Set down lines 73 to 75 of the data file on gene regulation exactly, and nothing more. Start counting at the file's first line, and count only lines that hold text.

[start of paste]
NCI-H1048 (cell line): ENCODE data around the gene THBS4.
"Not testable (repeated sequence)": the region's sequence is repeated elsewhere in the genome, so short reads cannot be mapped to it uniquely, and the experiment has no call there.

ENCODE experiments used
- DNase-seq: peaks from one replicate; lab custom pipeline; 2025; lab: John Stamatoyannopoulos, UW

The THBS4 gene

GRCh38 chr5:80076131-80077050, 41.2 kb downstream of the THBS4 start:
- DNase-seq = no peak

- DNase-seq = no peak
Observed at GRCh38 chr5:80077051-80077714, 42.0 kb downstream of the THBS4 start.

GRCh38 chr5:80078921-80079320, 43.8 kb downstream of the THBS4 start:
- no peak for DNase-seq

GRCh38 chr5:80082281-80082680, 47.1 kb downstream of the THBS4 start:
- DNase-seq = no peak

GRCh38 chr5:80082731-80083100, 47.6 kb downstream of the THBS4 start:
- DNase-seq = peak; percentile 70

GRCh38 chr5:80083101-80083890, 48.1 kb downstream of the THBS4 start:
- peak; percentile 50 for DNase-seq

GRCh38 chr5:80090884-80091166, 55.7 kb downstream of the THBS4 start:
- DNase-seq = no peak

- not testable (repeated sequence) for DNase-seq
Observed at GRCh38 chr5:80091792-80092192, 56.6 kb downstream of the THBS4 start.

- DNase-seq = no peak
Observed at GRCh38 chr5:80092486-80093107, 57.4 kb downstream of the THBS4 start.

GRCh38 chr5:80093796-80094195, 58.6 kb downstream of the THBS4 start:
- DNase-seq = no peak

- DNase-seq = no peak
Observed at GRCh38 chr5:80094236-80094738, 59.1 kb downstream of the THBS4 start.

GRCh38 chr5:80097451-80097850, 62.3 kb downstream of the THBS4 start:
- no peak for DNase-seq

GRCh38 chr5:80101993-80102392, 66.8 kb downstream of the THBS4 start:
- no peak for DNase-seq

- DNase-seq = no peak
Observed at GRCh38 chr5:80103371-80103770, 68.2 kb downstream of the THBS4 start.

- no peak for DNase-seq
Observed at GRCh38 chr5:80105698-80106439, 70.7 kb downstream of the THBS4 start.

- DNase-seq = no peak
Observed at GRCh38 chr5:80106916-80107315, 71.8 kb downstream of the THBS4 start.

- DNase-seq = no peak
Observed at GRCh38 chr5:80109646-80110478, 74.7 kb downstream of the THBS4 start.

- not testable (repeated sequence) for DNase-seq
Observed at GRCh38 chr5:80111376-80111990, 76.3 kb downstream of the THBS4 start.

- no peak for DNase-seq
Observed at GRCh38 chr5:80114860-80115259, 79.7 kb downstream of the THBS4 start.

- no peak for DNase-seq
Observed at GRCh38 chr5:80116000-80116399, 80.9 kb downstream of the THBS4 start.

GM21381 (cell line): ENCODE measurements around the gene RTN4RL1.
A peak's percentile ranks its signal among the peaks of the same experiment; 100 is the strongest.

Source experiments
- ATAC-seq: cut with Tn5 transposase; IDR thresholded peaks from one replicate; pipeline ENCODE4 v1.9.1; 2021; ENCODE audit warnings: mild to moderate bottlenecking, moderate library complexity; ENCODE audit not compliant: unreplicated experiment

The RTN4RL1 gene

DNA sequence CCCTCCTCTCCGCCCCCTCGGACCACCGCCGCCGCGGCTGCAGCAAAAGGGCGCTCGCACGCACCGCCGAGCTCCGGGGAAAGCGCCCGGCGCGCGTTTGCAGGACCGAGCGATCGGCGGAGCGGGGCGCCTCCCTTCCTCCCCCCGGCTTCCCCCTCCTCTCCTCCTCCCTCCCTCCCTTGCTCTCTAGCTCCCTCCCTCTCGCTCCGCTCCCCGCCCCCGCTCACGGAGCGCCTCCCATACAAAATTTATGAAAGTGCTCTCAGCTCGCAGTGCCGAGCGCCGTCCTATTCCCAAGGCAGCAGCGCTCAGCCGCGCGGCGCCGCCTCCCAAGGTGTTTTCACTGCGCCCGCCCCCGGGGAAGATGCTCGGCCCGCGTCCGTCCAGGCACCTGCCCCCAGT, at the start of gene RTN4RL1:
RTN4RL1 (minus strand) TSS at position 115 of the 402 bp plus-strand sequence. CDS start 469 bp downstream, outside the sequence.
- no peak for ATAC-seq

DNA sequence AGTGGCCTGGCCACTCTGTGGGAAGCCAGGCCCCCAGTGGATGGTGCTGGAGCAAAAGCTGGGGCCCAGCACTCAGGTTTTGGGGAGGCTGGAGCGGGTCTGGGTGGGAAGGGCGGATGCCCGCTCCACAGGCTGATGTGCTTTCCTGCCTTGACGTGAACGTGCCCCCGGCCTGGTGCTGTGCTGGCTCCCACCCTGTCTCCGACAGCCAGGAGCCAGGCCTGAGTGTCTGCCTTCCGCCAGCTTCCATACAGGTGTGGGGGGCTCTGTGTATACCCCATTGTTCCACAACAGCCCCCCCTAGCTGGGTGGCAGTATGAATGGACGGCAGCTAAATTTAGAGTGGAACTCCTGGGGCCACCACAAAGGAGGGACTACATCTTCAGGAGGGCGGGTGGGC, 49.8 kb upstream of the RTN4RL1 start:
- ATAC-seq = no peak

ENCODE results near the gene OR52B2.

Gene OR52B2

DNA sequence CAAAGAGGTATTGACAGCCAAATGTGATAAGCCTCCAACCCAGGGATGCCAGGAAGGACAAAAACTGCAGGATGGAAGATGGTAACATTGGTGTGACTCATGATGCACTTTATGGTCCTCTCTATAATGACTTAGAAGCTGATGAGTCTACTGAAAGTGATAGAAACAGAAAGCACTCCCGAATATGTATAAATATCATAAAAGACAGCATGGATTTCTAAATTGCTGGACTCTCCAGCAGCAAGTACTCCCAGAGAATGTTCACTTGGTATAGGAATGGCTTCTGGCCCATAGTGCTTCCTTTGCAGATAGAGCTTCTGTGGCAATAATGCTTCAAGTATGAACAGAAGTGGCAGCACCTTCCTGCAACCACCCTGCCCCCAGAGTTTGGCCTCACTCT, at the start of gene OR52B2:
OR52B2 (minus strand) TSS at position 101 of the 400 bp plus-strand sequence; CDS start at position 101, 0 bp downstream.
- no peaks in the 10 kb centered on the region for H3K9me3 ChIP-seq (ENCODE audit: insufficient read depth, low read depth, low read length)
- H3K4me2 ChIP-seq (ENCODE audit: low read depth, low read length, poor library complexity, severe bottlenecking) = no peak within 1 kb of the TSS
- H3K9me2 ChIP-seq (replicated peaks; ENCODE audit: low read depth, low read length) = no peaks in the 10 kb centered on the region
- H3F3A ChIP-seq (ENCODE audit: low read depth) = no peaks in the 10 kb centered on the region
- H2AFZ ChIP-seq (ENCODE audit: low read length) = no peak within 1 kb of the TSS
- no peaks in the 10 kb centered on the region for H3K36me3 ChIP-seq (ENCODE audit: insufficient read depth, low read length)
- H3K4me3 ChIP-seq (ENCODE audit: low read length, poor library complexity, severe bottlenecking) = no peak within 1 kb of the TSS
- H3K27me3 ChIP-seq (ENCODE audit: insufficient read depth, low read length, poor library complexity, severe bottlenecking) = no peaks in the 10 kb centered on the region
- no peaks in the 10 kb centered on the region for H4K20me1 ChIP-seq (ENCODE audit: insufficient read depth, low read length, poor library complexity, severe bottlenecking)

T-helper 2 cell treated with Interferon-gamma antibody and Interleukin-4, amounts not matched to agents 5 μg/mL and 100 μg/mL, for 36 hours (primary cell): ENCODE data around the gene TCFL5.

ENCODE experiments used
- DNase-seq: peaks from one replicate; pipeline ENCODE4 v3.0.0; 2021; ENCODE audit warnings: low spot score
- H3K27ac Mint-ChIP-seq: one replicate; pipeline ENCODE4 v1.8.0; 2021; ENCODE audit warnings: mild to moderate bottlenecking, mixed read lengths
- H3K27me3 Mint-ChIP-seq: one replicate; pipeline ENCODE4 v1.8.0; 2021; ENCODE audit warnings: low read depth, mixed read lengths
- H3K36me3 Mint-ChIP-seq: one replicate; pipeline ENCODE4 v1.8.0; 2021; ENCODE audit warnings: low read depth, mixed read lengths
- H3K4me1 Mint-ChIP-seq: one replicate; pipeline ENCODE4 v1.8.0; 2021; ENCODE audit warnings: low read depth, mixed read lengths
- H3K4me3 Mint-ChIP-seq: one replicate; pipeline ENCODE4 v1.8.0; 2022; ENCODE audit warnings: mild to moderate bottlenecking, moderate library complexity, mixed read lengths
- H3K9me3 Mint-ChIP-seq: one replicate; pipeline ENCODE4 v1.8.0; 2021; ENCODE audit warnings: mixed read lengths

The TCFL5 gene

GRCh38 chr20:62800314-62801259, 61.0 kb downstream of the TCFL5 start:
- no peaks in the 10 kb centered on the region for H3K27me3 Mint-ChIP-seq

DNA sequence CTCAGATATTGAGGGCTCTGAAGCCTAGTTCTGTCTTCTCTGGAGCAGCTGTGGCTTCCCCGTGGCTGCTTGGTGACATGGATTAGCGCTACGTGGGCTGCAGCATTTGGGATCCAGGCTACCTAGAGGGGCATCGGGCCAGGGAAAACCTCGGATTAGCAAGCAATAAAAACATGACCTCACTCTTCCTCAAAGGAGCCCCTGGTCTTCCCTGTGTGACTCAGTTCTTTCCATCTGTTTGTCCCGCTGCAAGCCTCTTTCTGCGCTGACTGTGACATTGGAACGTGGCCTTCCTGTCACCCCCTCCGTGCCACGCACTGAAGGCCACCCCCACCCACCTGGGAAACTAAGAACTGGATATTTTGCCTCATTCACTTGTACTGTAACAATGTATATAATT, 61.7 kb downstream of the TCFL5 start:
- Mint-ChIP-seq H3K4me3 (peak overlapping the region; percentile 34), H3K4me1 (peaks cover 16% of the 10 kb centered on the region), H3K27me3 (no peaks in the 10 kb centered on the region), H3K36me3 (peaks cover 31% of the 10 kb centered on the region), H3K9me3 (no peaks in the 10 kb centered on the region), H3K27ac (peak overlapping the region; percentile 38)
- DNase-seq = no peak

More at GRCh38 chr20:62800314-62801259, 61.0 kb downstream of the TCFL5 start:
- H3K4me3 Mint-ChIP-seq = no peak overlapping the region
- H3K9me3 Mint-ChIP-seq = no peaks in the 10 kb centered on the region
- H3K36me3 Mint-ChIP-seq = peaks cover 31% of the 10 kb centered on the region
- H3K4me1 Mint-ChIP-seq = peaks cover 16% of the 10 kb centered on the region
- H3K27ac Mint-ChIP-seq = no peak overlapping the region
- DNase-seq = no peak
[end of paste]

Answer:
- H3K27me3 Mint-ChIP-seq: one replicate; pipeline ENCODE4 v1.8.0; 2021; ENCODE audit warnings: low read depth, mixed read lengths
- H3K36me3 Mint-ChIP-seq: one replicate; pipeline ENCODE4 v1.8.0; 2021; ENCODE audit warnings: low read depth, mixed read lengths
- H3K4me1 Mint-ChIP-seq: one replicate; pipeline ENCODE4 v1.8.0; 2021; ENCODE audit warnings: low read depth, mixed read lengths